Further, because of the generous severance, over the next 6- 12 months, there would be a hot bed of innovation happening right here in the Northwest, where after a recovery period, Microsoft would be in a fantastic position to reacquire, invest in, or partner with the companies created from this watershed event.  If Microsoft handled this momentous event with tact and generosity- they would win on the brand front, on the people front, on the innovation front (long term) and give the remaining business and people a chance to breathe again.  Imagine being able to take a full, deep breath after years of recycled stagnant air- that’s what it would feel like for those who choose to remain.  Further, I believe this could be  a powerful boost to the local economy, if supported properly, and I would recommend Microsoft host events and provide logistical or tactical support to the newly created “expat” community.

Next objection, “But what if everyone from one group or product signs up to leave?”  Yes, yes, yes!  What if everyone in one group is so burned out, used up, out of faith, or out of ideas that they all want to leave?  That doesn’t sound like a tragedy- that sounds like an opportunity to find a meaningful, healthy way to trim the company’s sprawling scope.  “But what if it’s profitable?”  So what?!  Profitable today is not a growing business tomorrow- a dangerous myopia that Microsoft has clung to, far too many times.

“What about those left behind?”  Another good question!  There should be a reward for that choose to stay- give a 5% base raise to everyone who elects to stay.  In another post, I’ll share my ideas for how to completely overhaul Microsoft’s calcified and damaging review system- but suffice to say, it’s gotta go.  Also, not a single CVP slot should be backfilled for at least a year- there are over 100 (a completely mind-blowing number) at the company.  Being an executive (CVP or higher) at Microsoft is rarified air- it’s like being “made” in some kind of technology Mafia.  You have so much power within your organization and so much money as an individual, it is difficult for even the best and most grounded of them to have a good grip on reality or to make decisions beyond what serves their personal best interests.

This wouldn’t fix it all- there would still need to be thoughtful restructuring of remaining businesses and a rebalancing of people and priorities.  Microsoft would probably need 12 to 18 months to see this kind of radical change through and it wouldn’t be easy.  But it would be WORTH IT.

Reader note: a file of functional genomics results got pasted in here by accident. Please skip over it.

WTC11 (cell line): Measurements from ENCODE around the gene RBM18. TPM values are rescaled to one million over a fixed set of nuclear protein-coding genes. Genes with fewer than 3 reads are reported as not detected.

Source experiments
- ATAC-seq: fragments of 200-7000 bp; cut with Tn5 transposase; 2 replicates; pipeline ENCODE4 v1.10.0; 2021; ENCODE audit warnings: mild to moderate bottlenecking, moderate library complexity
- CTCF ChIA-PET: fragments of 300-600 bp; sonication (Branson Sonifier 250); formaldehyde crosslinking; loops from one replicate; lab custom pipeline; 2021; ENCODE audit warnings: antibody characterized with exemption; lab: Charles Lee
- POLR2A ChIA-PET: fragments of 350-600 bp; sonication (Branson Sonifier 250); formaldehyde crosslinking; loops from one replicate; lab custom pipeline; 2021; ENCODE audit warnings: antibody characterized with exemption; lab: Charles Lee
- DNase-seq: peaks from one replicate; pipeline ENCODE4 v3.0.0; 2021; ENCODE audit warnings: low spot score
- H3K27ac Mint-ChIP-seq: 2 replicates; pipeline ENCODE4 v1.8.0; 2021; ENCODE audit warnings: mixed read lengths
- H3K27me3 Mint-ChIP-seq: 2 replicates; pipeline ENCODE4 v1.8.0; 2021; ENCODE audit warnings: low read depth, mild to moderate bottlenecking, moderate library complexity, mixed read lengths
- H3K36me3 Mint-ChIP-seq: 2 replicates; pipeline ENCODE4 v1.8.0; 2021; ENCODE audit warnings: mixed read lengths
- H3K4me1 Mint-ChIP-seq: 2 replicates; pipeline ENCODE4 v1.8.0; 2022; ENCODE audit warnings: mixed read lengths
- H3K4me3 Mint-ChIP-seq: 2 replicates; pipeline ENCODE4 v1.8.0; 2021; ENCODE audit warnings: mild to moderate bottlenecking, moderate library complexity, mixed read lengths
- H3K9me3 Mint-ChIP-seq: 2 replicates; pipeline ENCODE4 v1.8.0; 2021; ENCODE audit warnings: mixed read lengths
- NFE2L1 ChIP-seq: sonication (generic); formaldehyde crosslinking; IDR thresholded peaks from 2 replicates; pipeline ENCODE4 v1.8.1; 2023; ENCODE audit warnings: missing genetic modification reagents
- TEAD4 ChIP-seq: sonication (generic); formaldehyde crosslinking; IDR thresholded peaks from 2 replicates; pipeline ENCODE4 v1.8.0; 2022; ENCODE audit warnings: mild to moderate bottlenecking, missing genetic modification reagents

Steveb has to show new leadership

Steveb has to show new leadership

Lisa Brummel could oversee the greatest company transformation ever

Lisa Brummel could oversee the greatest company transformation ever

Finally, I’d say, this is Ballmer’s chance to restore his reputation and legacy to the company and to investors.  If Steve B. and Lisa B. (Chief People Officer) had the wherewithal to oversee this type of transformation, my view of them would be radically improved.  I’d induct them into the leadership hall of fame.  They would be viewed as visionaries within the tech community, business schools would write case-studies on their incredible transformation of the company, and the tech community in Seattle would be forever changed for the better.  The alternative?  Their successors do it and it’s ugly, messy, and takes years to recover from.

Microsoft will fare far better in the long run by taking brave and bold steps to unleash both its people and businesses to grow and thrive unencumbered by the hulking overhead of 100,000 souls.  Microsoft has an amazing history, and I desperately hope that its best years are still to come- but that will only be the case with courageous and visionary leadership.

As always- please share and comment!  I appreciate your readership and support!